Watching cartoons through video glasses during dental treatment could help lessen children’s anxiety and distress as well as reducing disruptive behaviour.
That’s according to a randomized controlled trial published in Acta Odontologia Scandinavica.
Anxiety about visiting the dentist and during treatment is common in children.
Estimates suggest that as many as 1 in 5 school age children are afraid of dentists.
Children with dental phobias end up experiencing more dental pain and are more disruptive during treatment.
Although studies have shown that audio visual distraction (eg: playing video games and watching TV) can be successful in minimising distress and the perception of pain during short invasive medical procedures, the issue of whether distraction is beneficial during dental procedures is still hotly debated.
Research to date has produced conflicting results.
In this study, 56 ‘uncooperative’ children (aged 7 to 9 years) attending a dental clinic at the Royal College of Dentistry, King Saud University in Saudi Arabia were randomly assigned to receive either audiovisual distraction (watching their favourite cartoons using the eyeglass system Merlin i-theatre) or no distraction (control group).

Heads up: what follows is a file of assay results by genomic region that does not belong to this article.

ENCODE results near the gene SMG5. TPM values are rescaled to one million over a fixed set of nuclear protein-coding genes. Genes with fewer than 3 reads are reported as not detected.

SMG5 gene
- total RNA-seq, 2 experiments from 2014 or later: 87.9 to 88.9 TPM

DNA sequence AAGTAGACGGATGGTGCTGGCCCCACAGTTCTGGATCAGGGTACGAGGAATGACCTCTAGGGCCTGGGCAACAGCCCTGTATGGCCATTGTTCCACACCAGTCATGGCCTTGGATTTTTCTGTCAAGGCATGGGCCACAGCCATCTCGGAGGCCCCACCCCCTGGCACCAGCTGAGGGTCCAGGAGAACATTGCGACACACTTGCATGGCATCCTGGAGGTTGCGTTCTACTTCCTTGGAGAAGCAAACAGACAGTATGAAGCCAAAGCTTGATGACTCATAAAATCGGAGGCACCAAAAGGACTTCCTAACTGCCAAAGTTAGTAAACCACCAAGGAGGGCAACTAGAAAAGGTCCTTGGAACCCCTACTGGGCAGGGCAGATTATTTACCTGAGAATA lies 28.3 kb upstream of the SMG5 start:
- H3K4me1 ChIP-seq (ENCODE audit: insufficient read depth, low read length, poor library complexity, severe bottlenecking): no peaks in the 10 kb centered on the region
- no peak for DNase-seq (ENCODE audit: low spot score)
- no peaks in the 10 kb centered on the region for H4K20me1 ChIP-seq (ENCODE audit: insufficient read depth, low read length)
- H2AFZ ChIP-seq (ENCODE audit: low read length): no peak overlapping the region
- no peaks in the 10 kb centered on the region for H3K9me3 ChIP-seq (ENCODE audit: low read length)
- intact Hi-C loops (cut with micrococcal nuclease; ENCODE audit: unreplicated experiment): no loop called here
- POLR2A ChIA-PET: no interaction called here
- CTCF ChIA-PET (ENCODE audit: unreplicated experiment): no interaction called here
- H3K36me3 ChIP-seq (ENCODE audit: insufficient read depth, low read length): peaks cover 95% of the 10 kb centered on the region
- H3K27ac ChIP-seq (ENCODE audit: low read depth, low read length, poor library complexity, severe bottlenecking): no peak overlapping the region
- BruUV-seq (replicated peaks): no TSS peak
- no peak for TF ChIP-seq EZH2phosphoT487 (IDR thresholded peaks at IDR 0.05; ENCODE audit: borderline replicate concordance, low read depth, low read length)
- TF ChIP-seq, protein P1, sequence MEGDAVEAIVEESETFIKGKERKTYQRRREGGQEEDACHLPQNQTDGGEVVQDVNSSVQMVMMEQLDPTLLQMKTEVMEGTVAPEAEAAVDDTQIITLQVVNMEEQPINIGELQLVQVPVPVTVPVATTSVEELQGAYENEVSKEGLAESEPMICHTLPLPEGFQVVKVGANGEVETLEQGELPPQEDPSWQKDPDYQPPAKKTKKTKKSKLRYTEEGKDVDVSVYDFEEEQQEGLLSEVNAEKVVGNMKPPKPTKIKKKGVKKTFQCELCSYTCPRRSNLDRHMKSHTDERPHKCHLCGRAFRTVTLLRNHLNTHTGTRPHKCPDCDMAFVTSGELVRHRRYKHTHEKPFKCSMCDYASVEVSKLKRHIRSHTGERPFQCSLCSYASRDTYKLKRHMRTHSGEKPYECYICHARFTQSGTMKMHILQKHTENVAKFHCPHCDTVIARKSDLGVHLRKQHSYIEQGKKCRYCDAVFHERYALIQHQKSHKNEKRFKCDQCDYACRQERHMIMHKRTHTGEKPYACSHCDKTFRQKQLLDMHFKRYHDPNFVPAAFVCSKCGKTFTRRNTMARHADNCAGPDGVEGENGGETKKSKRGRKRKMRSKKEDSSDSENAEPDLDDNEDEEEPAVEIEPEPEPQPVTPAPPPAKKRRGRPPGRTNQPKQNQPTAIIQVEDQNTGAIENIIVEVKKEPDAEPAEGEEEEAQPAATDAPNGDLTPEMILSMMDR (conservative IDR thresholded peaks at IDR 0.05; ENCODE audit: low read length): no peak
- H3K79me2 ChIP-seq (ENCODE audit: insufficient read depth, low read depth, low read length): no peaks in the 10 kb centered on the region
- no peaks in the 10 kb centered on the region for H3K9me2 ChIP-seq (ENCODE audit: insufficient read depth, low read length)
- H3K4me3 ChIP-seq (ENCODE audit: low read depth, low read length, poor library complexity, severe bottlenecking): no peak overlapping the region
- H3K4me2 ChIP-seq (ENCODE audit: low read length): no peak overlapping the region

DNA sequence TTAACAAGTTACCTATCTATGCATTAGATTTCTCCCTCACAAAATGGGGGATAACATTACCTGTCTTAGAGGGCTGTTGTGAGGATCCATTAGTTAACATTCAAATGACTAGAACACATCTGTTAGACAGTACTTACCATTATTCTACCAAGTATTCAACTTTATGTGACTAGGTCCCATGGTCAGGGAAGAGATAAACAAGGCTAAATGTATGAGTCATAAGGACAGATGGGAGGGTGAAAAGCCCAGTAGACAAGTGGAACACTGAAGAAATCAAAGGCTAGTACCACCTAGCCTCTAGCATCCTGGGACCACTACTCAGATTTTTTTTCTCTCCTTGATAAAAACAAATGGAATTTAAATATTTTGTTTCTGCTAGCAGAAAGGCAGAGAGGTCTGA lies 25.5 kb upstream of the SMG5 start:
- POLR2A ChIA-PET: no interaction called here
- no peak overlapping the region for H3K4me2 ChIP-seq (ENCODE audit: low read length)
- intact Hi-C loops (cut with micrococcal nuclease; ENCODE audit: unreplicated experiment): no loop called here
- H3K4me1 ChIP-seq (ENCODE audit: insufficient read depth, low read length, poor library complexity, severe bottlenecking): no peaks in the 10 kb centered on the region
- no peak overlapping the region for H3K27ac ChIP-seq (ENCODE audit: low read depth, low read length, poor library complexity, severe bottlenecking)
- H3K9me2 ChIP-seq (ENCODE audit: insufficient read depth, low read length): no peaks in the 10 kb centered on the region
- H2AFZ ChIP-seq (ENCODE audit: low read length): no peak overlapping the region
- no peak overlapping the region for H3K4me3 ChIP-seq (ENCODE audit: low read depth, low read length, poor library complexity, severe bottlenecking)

Children underwent three separate (maximum 30 minutes) treatment visits involving an oral examination, injection with local anaesthetic, and tooth restoration.
The researchers measured the anxiety levels and cooperative behaviour of the children during each visit using an anxiety and behavior scale, and monitored each child’s vital signs, blood pressure, and pulse (indirect measures of anxiety).
Children also rated their own anxiety and pain during each procedure.
During treatment, the children in the distraction group exhibited significantly less anxiety and showed more cooperation than those in the control group, particularly during the local anaesthetic injection.
What’s more, the average pulse rate of children in the control group was significantly higher during the injection compared with children in the distraction group. However, the children themselves did not report differences in treatment-related pain and anxiety.
The authors conclude that audio visual distraction seems to be a useful technique to calm children and ensure that they can be given the dental treatment they need. However, they caution that because of the limited number of participants, further larger studies will be needed in general clinical settings to confirm the value of this audio visual distraction tool.
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